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Final Report Summary - GESTRANSCULT (The origins of gestural imitation: insights from evolution, development and cultural transmission)

The ability to copy others lies at the heart of our capacity to learn languages, social rules and acquire material culture. While imitation is a core feature of human life, understanding how it evolved, how it develops and the role cultural transmission plays are not fully understood. The goal of this research was to investigate the origins of gestural imitation from evolutionary, developmental and cultural perspectives.

To address this question, the research was divided into three main objectives:

Objective 1: Investigating the evolution of gestural imitation: Can bonobos, a species of great ape, imitate gestural actions?
Imitation represents a core component of what it means to be human; it underlies our capacity for acquiring and transmitting cultural behaviours, which includes language, material culture, social rituals and conventions. An unresolved debate is whether humans are unique in their skills for imitation or whether these capacities are shared with our closest living relatives, the great apes. In this study, we addressed this by investigating the copying abilities of our closest living great ape relatives, the bonobos, in comparison to that of human children.
We compared the gestural imitation behaviour of bonobos living in a forested Sanctuary in Africa, to that of 3-5 year old human children that were visitors to a UK Science Museum. Participants observed a demonstrator perform gestural actions over a box, before it was opened to reveal a reward. We explored whether bonobos and/or children would spontaneously imitate what they had seen. The results show striking species differences: children readily copied the actions, whereas the great apes did not copy at all. The tendency for children to imitate likely represents a critical piece of the puzzle as to why human cultures differ so profoundly from those of great apes. By copying even actions that we don’t fully understand, humans can rapidly acquire and spread new forms of culture and adopt group behaviours, such as rituals and conventions. This study provides key insights into the evolution of imitation and why human cultures differ profoundly from those of animals.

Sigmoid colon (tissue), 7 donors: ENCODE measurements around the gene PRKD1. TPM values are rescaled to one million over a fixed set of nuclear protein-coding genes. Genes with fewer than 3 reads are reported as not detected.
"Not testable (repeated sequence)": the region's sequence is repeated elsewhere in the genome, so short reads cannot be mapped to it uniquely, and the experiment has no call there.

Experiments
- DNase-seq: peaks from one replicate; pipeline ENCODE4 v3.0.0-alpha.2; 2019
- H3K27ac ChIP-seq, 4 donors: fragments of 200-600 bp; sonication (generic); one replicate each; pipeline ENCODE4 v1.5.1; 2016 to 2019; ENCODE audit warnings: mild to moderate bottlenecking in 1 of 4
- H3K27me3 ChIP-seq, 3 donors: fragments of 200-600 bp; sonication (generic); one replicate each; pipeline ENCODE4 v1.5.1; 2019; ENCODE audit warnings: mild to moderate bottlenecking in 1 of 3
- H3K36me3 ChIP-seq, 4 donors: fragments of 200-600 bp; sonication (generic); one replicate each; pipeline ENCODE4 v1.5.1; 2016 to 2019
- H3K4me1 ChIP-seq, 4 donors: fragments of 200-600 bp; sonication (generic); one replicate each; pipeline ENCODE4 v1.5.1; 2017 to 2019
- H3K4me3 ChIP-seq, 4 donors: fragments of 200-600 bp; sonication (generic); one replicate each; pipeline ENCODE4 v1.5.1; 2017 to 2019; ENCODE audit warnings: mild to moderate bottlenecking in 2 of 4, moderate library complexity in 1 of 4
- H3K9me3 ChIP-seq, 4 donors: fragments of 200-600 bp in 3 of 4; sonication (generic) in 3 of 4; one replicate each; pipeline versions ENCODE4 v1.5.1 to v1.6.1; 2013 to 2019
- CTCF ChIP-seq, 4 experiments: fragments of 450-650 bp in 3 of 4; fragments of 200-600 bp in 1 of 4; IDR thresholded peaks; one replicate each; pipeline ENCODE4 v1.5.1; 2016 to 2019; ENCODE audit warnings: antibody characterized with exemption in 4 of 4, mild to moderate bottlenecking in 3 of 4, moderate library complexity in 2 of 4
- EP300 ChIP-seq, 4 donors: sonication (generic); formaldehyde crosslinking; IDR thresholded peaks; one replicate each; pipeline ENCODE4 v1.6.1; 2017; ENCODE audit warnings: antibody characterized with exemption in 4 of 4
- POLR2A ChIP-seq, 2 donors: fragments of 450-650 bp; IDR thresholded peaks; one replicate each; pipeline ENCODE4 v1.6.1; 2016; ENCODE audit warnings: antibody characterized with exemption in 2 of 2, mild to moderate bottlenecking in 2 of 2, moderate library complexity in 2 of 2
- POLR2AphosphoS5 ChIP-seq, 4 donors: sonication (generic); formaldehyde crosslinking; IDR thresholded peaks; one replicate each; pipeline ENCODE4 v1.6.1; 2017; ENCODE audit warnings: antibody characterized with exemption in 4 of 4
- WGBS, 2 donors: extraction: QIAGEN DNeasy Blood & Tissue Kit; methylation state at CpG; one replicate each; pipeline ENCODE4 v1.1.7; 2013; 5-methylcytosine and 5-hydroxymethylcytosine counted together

Objective 2. The development of gestural imitation in young children
Imitation represents a core component of the human cultural capacity and underlies many of traits that are thought to characterise our species, including learning languages. Learning a language or communication system requires faithful transmission of communicative conventions, as unless these are shared between users, they are meaningless. Although imitation develops early in childhood, much of the focus on understanding children’s imitation has been focussed on object related behaviour involving tools, or more recently, social rules and conventions. These studies have shown that children readily imitate behaviours that have no obvious function. This phenomenon, known as over-imitation is thought to explain some of the key differences between human cultures and animal cultures. Although imitation is involved in language learning, there is surprisingly little work on how communication is shaped through the imitative tendencies of children and how this relates to other forms of imitation. To address this, we used a single integrative paradigm to investigate several factors proposed to shape children’s imitation within communicative and cultural contexts. We compared 4-6 year old children in a gestural imitation task involving actions that were verbally-framed as being communicative, instrumental, socially conventional in function. We also explored whether context influenced which types of actions children would copy. Results showed that children were overall more likely to imitate actions that were framed as being ‘socially conventional’, and were equally likely to copy actions that were framed as being communicative or instrumental. Young children were more likely to imitate actions that were rooted to objects rather than in the air. Our results show that children of all ages are highly sensitive to even minimal cues as to the context, and flexibly adapt their imitation accordingly. We found a close relation between the copying of actions framed as gestures as those framed as instrumental, highlighting the close interplay in the development of tool use and language. Overall, this study suggests that a complex composite of factors shape children’s imitation, which varies across the age span.